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    denasqu's Avatar
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    The Big Chill

    I found a farm on eatwild.com that's only couple hours drive away from me and they sell pastured Berkshire hogs and grass fed cows. So I'm kicking around the cost/benefits of getting a half hog and a quarter cow.

    I figured out the rough average costs for actual meat at about $9.50 per pound. It's hard to estimate because they price it based on the hanging carcass instead of the finished cuts. But assuming I get a an 8 cubic foot freezer for a couple hundred bucks and get a couple hundred pounds of meat for $1900. That's a pretty big investment but probably not entirely out of line. Hell, I spent $100 on meat just last week.

    But I've got a number of concerns before plopping down that kind of money for my years supply of meat.

    I'm not sure how long it would take me to eat 200lbs of meat... maybe a year? ...maybe less? Hard to figure, but if I had a freezer full of it I would probably eat more!

    I've got a generator so I'm not too concerned about extended power outages, in hurricane season, spoiling my $1900 worth of meat.

    I'm not so sure $9.50 per pound is such a great deal when I'm getting mixed cuts of meat but there is obviously a premium on getting the best meat I can get.

    I've always been told you shouldn't re-freeze meat. Since I'm solo and I like to make up stews and such and re-freeze them later. So what happens if I thaw out a roast, make a stew, and refreeze it into individual portions. Will it be no good?

    Finally, how do you avoid freezer burn? Seems to me that meets wrapped tightly in paper seem to last a good long time without freezer burn. Is that the secret? Or does it have something to do with the freezer?
    "If we’re not supposed to eat animals, how come they’re made out of meat?" - Tom Snyder, talk show host

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    You can refreeze the meat once it has been made into a stew or whatever else. The biggest problem with refreezing raw meat is the texture will be terrible. The secret to prevent freezer burn is to block out as much air as possible. Consider a vacuum sealer, or layers of plastic wrap and paper. As for the price of the meats, 9.50 per lb sounds typical maybe a little high for what your getting. Maybe check around some other farmers, you can sometimes find significant price differences. Their are some farmers here in az that only charge the same wholesale rate they get at auction. They are able to make better money at it, cause they aren't doing any processing for you. Maybe you can find someone like that in Florida.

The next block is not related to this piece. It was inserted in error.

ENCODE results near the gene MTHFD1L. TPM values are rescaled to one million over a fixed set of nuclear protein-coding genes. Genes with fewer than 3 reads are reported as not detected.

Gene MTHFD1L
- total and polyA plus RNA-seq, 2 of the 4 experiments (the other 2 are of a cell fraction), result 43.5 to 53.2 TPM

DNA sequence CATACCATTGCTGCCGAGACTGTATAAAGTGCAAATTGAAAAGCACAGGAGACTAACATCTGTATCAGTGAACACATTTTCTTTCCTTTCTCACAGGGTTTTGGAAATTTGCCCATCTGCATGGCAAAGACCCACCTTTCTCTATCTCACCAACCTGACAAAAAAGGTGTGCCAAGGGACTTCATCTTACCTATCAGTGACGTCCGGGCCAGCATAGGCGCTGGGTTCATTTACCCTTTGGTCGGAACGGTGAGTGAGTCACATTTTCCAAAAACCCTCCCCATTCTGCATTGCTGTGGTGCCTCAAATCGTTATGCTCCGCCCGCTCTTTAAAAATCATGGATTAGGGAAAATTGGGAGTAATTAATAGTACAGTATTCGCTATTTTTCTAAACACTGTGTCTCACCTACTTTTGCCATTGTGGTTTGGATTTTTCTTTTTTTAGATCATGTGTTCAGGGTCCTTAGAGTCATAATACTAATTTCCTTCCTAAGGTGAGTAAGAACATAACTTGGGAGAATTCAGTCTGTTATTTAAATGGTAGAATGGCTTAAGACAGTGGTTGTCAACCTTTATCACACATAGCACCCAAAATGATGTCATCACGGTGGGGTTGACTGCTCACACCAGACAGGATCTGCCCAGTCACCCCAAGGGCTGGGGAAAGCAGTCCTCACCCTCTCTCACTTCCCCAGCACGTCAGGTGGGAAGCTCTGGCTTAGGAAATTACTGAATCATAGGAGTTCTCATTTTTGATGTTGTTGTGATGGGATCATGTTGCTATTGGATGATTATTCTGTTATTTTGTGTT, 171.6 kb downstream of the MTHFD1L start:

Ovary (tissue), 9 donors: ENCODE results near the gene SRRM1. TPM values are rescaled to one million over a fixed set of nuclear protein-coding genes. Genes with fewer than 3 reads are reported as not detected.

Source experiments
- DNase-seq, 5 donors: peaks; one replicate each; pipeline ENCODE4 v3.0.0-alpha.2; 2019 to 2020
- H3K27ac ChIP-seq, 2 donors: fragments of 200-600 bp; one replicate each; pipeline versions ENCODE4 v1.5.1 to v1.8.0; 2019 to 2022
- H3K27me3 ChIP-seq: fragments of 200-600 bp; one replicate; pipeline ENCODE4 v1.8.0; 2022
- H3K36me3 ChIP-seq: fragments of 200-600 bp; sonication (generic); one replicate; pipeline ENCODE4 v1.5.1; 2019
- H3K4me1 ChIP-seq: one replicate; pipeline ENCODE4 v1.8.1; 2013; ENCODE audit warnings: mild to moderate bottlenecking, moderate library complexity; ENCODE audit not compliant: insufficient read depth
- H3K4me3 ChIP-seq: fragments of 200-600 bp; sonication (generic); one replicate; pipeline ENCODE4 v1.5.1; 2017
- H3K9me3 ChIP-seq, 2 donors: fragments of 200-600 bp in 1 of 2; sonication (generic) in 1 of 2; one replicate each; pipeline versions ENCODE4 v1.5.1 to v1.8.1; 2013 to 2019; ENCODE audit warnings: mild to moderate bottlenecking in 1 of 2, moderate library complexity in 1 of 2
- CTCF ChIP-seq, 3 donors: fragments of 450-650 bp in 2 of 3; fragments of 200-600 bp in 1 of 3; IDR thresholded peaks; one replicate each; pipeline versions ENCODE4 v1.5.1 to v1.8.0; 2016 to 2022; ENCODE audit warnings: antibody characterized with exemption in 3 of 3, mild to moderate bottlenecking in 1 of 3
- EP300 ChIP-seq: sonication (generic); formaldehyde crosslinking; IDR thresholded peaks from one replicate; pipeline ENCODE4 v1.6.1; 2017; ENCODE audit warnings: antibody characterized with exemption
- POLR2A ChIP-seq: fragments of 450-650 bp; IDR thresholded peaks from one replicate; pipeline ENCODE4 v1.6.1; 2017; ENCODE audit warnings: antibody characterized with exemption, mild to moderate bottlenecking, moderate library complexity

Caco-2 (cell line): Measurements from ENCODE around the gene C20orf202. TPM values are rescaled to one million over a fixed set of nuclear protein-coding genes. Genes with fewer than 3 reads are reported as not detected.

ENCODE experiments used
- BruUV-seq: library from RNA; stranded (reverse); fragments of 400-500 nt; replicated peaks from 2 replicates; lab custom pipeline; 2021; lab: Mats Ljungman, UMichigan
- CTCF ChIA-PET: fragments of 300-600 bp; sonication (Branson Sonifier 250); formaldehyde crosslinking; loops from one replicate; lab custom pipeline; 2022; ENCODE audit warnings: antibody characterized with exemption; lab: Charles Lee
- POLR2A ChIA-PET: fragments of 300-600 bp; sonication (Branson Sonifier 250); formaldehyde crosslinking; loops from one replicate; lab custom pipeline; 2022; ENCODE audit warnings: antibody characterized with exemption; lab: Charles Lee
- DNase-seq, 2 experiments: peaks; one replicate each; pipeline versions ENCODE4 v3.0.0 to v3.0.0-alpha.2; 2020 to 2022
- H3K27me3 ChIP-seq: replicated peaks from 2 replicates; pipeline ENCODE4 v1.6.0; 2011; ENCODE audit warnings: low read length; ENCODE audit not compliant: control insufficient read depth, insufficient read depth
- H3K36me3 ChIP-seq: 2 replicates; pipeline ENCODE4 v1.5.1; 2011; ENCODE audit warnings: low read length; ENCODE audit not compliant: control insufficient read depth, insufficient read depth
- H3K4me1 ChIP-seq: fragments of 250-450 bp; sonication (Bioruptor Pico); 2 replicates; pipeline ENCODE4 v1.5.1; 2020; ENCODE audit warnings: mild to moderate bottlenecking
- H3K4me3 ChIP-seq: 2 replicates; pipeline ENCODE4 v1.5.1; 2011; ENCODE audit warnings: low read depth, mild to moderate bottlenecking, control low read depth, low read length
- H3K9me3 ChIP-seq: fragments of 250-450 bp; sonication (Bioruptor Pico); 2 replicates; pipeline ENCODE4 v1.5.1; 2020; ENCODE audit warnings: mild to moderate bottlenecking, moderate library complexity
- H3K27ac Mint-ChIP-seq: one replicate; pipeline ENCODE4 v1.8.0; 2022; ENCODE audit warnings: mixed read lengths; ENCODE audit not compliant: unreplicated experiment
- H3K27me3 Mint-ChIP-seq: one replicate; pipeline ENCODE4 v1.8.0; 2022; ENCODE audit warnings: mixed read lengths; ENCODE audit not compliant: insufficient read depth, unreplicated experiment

Last edited by workinprogress; 03-13-2012 at 09:07 AM. Reason: made an error.

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    denasqu's Avatar
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    Thanks. I guess I'll shop around a bit more and maybe try and figure out what I'm actually spending on beef and pork. Since I mix up my purchases with the best ground meats, bacon, and steaks my gut tells me I'm probably averaging about $9.50 per pound anyway so there probably isn't a big savings at this particular farm. Plus now I'm getting fresh meat, not frozen. If I was going to go to all this trouble I would expect to save 50% over what I pay at Whole Foods.
    "If we’re not supposed to eat animals, how come they’re made out of meat?" - Tom Snyder, talk show host

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    Quote Originally Posted by workinprogress View Post
    Consider a vacuum sealer, or layers of plastic wrap and paper.
    I heard an interesting interview with Steve Rinella (the host of a hunting show called Wild Within) where he shared a lot of knowledge on game meat and freezing practices.

    The reason I mention this here was that he talked about how vacuum sealing is great for meat in theory, but the fact that you will be rummaging through your freezer all year means that you will inevitably puncture a lot of the packages which will lead to freezer burn. I don't have any experience with this, but he seemed very knowledgeable.

    Instead, he recommends wrapping meat in freezer paper and then bagging it.